Avoiding HIV's Unintentional Weight Loss

HIV Diet: Foods to Boost Protein and Calories

Avoiding HIV's Unintentional Weight Loss

By HIV Connect StaffA Published at November 29, 2012 Views 441 Comments 3 Likes 1

This content was created for the Colorado AIDS Education and Training Center, and is being republished with their permission. Visit the center's website at http://www.coloradoaetc.org/publications.htm for the full guide and related content.

Metabolic changes with HIV can cause unplanned weight loss. While one or two pounds "here and there" does not sound like a lot, over time this can amount to significant loss that may compromise a person’s overall health.

Weight loss of five to 10 percent of your original weight over three to six months (respectively) can be considered "wasting." You should let your doctor know, and consult a dietician if this occurs.

Tips to Regain Lost Weight

• Take advantage of times when you have an appetite. It may only last a short while, so keep nutritious foods handy to snack on.
• Keep a list on the fridge of high calorie, high protein foods you might like. This may help to take the work out of choosing the next snack or meal.
• Make eating an enjoyable experience- put on some music, include your favorite foods, and take your time.
• Drink fluids in between meals to avoid getting full too quickly during mealtimes.
• Grazing is okay! Eating smaller, more frequent meals won’t fill you up as much, and may be easier than trying to fit all your needs into “three square meals.”
• Take a daily multi-vitamin. Research has shown that it can improve weight gain in certain populations with HIV, as well as slowing the progression of the disease.
• Try setting a timer to remind you to eat every couple of hours.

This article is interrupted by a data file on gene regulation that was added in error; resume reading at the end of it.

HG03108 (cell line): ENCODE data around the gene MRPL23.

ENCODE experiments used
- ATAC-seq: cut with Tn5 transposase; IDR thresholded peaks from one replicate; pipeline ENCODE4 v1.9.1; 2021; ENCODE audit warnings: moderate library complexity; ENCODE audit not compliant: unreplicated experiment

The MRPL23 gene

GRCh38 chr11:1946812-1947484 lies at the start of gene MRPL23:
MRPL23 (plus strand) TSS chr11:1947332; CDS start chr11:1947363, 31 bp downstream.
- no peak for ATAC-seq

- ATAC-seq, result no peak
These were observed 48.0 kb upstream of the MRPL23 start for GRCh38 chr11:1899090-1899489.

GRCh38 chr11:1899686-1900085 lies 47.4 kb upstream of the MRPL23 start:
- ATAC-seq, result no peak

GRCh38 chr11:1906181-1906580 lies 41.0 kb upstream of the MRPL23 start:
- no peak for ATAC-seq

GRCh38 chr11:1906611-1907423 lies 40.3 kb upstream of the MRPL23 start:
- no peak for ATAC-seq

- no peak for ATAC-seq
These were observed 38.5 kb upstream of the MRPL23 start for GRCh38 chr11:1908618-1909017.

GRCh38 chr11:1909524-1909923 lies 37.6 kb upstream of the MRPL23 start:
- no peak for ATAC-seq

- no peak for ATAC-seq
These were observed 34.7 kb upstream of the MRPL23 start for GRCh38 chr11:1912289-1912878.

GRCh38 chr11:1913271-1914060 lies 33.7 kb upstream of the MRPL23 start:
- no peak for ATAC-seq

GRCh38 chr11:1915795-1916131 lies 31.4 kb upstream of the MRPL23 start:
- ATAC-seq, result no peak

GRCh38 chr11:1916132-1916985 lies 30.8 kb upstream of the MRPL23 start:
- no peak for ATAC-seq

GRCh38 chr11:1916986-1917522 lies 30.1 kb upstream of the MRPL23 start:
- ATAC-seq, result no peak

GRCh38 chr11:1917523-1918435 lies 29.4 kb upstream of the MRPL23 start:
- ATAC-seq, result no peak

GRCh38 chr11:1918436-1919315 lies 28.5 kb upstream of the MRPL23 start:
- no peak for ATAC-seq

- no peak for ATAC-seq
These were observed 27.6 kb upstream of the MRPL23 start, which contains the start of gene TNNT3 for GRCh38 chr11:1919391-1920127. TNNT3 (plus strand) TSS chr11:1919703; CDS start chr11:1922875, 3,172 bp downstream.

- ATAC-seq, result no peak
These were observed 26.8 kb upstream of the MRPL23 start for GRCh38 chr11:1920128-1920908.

• Ask your doctor if a glutamine supplement is right for you to prevent or combat wasting.

Boosting Calories and Protein

• Extras count: Add peanut butter, sour cream, cream cheese, butter, margarine, mayonnaise, sauces, or gravy to food.
• Snack often of high calorie foods.
• Fortify your food by adding powdered nonfat dry milk to anything from milk to sauces, gravy, mashed potatoes, casseroles, cereals and pudding.
• Add hard boiled eggs to chicken or tuna salad, rice, pasta, casseroles or vegetables.
• Eat cottage cheese with fruit.
• Prepare canned soups with milk instead of water.
• Mix yogurt with fresh fruit and granola.
• Spread peanut butter or almond butter on apples, banana, celery, graham crackers or bread.
• Try grated cheese or tofu on with salads, pasta, soups, casseroles, burritos and toast.
• If you are a vegetarian, you can get protein from sources such as dried beans, peas, nuts, seeds, and soy products like soy milk, tofu, endamame. These contain smaller amounts of protein, so you will need to eat more to get the same amounts found in animal protein sources.
• Nutritional supplements such as breakfast drink mixes or meal replacements drinks (available at most pharmacies) may provide an easy way to increase calorie and fluid intake.

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